SQL Server 2005 SP3 and Self-Service Hotfixes


If you have not seen or heard the news, we have announced our plans to release a service pack for SQL Server 2005.  If you want to read more about the announcement, look at this blog post


http://blogs.technet.com/dataplatforminsider/archive/2008/04/15/sql-server-2005-sp3-coming-soon.aspx


We are excited to see this in CSS because this will be an opportunity for the larger community to install a build that contains fixes to problems already addressed that you might not otherwise have. The plans are to have this out before the end of this calendar year. As we get closer to having a build released, I’ll post more details about what will be in SP3.


Now let me talk some about hotfixes. Many of you have become familiar with our Incremental Services Model (ISM) which involves something called a Cumulative Update (CU). One of the complaints I have received over the years from customers is that they must call CSS to obtain any of these fixes. Premier customers have had the ability to download fixes through the Microsoft Premier Online (MPO) system. But, over the last few months we introduced a system where you could click a link in the article for these CU fixes. You were prompted to complete a form and then a person at Microsoft emailed you back information on how to download the hotfix. While this was a step forward in avoiding a phone call for something you know you already need, it was not quite a true self-service hotfix system (and sometimes it could take a day or so to get back the email). Well, I’m happy to announce that we have recently introduced a new system to automate this process.


Let me walk you through an example you can use today to download the latest CU build, CU #7 for 2005 SP2.


1) Find the KB article that talks about CU 7 by going to http://support.microsoft.com and searching for the KB article 949095 (you can also just search for the keywords “Cumulative update package 7″ (use the quotes) off of live.com or support.microsoft.com). Here is the direct link to make it quicker if you want to try this out as you are reading this blog: http://support.microsoft.com/kb/949095/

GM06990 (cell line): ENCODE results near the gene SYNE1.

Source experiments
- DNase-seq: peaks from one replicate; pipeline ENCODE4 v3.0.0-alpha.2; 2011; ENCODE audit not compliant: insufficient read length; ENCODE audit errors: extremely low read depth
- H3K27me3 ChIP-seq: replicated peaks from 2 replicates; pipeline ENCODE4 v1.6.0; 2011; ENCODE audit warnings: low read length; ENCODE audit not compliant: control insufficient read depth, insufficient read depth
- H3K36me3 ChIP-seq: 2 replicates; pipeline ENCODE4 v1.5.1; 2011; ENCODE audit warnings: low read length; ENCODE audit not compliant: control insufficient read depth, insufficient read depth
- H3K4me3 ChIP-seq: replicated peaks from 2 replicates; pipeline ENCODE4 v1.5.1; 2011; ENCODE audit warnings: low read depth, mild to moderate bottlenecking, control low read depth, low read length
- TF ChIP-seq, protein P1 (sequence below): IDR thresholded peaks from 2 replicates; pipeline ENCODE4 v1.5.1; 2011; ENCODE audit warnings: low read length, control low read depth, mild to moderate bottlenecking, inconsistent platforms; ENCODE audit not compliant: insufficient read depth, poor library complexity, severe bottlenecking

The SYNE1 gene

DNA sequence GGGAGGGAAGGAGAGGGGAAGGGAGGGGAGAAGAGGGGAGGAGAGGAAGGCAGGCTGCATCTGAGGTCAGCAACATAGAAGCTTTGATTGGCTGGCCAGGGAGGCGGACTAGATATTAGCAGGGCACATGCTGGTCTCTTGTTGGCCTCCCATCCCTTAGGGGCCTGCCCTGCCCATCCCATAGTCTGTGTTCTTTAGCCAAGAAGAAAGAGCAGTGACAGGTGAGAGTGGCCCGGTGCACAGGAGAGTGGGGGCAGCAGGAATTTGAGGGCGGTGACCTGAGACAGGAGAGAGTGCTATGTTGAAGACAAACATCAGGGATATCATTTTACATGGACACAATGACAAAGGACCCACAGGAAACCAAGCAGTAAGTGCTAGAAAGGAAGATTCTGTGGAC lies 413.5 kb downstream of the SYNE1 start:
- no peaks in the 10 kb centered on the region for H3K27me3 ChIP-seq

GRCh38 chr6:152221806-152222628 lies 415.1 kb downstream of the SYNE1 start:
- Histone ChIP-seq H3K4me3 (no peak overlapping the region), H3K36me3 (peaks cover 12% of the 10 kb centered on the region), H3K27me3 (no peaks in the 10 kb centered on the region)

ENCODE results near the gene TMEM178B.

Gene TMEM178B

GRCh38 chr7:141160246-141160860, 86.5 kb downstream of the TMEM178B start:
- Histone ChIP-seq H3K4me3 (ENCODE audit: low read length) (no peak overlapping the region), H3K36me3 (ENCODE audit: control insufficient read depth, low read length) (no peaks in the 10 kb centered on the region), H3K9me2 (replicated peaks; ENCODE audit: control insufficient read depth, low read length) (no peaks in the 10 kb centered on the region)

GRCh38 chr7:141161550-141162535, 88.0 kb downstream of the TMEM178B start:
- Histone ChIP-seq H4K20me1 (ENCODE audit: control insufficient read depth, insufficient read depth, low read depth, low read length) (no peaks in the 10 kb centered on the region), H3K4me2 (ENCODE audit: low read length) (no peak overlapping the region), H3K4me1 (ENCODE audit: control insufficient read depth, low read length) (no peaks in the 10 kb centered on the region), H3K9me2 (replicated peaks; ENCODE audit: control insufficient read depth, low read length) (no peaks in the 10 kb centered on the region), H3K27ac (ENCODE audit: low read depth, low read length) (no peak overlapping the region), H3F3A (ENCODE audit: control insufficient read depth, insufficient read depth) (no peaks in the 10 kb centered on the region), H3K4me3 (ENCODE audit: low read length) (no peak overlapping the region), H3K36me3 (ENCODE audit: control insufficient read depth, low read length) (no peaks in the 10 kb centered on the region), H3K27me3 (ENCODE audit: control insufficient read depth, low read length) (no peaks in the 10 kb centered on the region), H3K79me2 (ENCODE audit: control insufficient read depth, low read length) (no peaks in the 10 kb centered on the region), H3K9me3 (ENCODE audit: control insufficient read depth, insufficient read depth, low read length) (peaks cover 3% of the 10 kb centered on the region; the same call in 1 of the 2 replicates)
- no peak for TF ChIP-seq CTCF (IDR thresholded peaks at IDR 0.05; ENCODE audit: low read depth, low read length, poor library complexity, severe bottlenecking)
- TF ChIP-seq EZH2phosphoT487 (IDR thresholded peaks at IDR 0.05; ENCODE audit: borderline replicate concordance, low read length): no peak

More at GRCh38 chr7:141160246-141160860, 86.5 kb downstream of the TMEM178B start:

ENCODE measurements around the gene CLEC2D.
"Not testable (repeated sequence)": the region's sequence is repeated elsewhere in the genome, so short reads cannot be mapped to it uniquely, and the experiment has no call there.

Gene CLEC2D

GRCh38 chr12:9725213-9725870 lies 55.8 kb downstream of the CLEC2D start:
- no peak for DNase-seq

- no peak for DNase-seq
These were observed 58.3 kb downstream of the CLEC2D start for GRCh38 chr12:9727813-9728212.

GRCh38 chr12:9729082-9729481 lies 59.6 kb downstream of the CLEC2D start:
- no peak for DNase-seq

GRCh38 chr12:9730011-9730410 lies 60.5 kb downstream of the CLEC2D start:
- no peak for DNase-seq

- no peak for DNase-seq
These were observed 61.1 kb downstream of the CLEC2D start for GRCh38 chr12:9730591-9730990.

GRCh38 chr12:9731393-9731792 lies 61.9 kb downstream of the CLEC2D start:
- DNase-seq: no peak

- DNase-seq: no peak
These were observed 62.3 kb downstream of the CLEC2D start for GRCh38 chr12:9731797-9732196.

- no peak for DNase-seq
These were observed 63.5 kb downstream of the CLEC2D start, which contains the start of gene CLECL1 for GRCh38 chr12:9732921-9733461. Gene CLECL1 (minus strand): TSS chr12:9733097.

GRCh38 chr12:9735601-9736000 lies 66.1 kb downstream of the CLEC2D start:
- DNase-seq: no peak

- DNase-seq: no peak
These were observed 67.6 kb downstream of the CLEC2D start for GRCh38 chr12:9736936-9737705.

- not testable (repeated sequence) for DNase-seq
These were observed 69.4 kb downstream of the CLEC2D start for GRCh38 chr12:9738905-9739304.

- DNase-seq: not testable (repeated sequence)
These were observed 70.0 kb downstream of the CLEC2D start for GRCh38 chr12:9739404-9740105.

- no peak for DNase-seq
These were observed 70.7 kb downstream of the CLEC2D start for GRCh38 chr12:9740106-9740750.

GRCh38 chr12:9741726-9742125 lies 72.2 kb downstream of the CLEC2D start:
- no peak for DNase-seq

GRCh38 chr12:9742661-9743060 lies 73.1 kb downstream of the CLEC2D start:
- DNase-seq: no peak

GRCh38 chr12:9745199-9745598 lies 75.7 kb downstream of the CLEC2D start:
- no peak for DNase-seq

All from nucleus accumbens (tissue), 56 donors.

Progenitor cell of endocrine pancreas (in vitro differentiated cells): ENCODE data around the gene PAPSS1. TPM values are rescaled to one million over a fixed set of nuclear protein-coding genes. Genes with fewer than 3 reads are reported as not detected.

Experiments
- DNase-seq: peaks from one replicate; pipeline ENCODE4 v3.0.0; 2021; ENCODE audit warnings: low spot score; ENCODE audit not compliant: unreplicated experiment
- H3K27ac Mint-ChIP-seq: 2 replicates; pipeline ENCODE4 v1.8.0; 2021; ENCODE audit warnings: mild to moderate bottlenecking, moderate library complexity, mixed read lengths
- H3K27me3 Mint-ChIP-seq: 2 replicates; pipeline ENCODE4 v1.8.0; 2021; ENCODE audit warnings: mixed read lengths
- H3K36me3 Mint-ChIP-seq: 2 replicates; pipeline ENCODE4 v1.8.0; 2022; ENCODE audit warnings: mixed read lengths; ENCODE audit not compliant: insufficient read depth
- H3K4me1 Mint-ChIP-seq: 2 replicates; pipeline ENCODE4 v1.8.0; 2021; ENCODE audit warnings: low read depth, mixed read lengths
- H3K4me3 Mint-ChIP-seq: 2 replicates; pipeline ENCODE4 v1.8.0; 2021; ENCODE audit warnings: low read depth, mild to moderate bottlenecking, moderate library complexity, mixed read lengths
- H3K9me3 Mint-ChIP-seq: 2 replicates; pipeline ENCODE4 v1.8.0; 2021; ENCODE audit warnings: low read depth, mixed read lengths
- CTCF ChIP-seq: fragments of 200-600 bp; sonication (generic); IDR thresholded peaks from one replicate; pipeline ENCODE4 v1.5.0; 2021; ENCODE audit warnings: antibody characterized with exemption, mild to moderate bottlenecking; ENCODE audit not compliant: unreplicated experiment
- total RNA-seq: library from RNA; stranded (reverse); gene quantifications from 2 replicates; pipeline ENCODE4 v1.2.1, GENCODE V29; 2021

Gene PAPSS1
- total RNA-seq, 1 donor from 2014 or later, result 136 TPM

2) You will notice when you bring up this article that there is a new option at the top to download the fix for this article


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3) When you click this link, you are presented with a new form to select what you want to download


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By default, we recognize the platform of your browser so will present the builds for that platform (in my case it was x64). However, if you want builds for a different platform just click on the link that says “Show hotfixes for all platforms”. You may also want to select the link to the right of this that says “Show additional information” as I’ve done in this screenshot. It will show you the version number for this build and file size of the package.


4) Once you select the builds you want to download by selecting the checkboxes, you fill in your email address and the numbers in the picture, and click the “Request hotfix” button.


5) Now you are presented a screen notifying you that you will be getting an email automatically with the information on how to download the fix. Pay special attention to the name of the email account for the sender of this email. I say this because it may show up as Junk Mail (it did for me within seconds of getting this screen).